Kindara also does not predict fertile windows unless the user is trying to conceive (I recommend ignoring these even if trying to conceive. It is always best to do your own interpretations or ask an instructor if uncertain). It will predict menstruation based on average luteal phase length once it has enough data.

Other Features:

  • Users may share charts and get feedback from the community
  • Counts days past ovulation when shift is marked
  • Cervix Tracking (Height, Openness,Firmness)
  • Sex Tracking (Protected, Unprotected, Withdrawal, Insemination
  • OPK and Pregnancy Tests Tracking
  • Journal Available
  • Pairs with Wink Thermometer (syncs with the app via Bluetooth)
  • Emojis can be used in custom data

2. Fertility Friend

fertlity friend

Available on Android and iPhone 

Pro: Fertility Friend appears to work equally well on Android and iPhone

Cost

Pro: Free, paying is not necessary to be able to chart.

Con: VIP membership available starting at $9.99/month. This is a little expensive. The community sharing feature is only available to those who pay.

SymptoThermal Rules Interpretation

Perk: Coverline can be overridden under settings.  There are options to chart cervical mucus and temperatures.

Con: The app automatically interprets. For new users, this may be confusing. 

Predictions

Fertility Friend does predict fertile windows, period days, ovulation days, and a recommended test day for pregnancy. As always, users should rely on their own interpretations and get help from an instructor if needed.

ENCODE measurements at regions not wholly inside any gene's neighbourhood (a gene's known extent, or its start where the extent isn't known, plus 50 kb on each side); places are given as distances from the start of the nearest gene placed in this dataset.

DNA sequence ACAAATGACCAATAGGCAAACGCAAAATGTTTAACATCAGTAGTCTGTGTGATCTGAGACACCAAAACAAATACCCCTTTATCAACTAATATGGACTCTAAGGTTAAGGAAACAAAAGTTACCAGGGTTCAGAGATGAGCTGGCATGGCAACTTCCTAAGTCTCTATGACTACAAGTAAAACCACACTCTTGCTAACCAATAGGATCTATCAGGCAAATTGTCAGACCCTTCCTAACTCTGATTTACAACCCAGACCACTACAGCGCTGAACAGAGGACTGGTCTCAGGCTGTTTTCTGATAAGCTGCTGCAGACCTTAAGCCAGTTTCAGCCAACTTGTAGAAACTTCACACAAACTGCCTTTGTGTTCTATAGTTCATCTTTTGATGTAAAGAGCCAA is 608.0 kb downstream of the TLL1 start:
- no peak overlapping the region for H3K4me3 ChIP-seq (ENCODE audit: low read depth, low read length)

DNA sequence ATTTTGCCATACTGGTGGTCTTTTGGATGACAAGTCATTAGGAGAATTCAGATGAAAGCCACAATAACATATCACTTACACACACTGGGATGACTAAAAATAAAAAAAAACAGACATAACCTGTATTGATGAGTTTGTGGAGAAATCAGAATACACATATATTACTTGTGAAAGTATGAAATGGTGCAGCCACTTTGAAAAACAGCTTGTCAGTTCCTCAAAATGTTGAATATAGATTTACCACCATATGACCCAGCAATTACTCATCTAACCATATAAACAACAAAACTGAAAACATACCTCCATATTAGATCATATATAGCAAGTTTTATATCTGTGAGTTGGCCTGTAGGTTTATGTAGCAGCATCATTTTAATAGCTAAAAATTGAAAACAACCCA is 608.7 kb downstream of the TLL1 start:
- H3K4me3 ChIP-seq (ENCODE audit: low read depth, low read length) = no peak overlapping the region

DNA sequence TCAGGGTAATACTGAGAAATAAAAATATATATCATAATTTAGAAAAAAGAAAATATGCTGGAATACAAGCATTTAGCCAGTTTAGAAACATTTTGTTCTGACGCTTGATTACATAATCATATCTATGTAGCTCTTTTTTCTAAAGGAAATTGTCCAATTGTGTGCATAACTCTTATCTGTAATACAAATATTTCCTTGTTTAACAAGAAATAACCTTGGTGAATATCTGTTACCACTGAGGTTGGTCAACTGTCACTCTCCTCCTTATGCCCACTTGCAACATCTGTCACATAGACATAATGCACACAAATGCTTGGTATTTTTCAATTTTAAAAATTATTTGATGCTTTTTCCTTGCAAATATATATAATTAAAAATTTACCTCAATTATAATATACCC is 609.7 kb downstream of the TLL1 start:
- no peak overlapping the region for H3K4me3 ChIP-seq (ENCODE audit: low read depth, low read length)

Other Features:

  • Cervix Tracking (Height, Openness, Firmness)
  • Pregnancy and OPK tracking
  • Ton of Options for Mood, Health, Diet
  • Options for IVF, A.R.T., and Fertility Medication Tracking
  • Weight Data
  • Lightbox (With VIP compare photos of OPK and HPT tests)
  • Chart Overlay (Compare multiple cycles on one chart)
  • Sex Tracking (no option to differentiate unprotected versus protected)

3. OvuView

ovuview

Available on Android Only

Con: Pretty much the fact that it isn’t available on Apple products

Cost

Perk: Free (but with ads). One time payment of $4.99 to remove all ads. This is the cheapest app with the most features for custom tracking.

SymptoThermal Rules Interpretation

Perk: You can pick from multiple methods. Users may turn methods on and off.

Con: No self interpretation available. I have included it because unlike any other app that I have come across that interprets for users, the methods can be turned off. Users may play around with the methods to see if they can mark their chart according to their method’s rules. Turning off all settings would leave a chart for the user to interpret themselves even though they can’t self-mark.  Another con is that the temperature scale is very hard to read. Make sure to round or drop your temps. Ovuview may not always do this correctly.

Predictions

Ovuview predicts future fertile windows, ovulation days, and periods. Users should ignore this in favor of self-interpretation.

Other Features:

  • A ton of custom tracking like medications, moods, weight, etc.
  • Syncs with the Tempdrop device (This is wearable BBT. My review is coming soon. Full disclosure: this link earns me ten dollars if you use it to purchase the device)
  • Cool design. Users can choose their own chart colors, background, custom data colors, etc.
  • Cervix Tracking (Position, Opening, Texture)
  • OPK and Pregnancy Test Tracking
  • Fertility Monitor Tracking (None, Low, High, Peak)
  • Sex Tracking

Conclusion

There are limited options for self-interpretation when it comes to FAM apps. The three apps above are the best I’ve found when it comes to self-marking.

Look out for my next blog on how to chart using Google Sheets. I’ll be creating a Youtube video on how to do this yourself. This method of charting allows self-interpretation, custom data tracking, and users can chart on their computer or phone.

Google Sheets

chart 19

chart192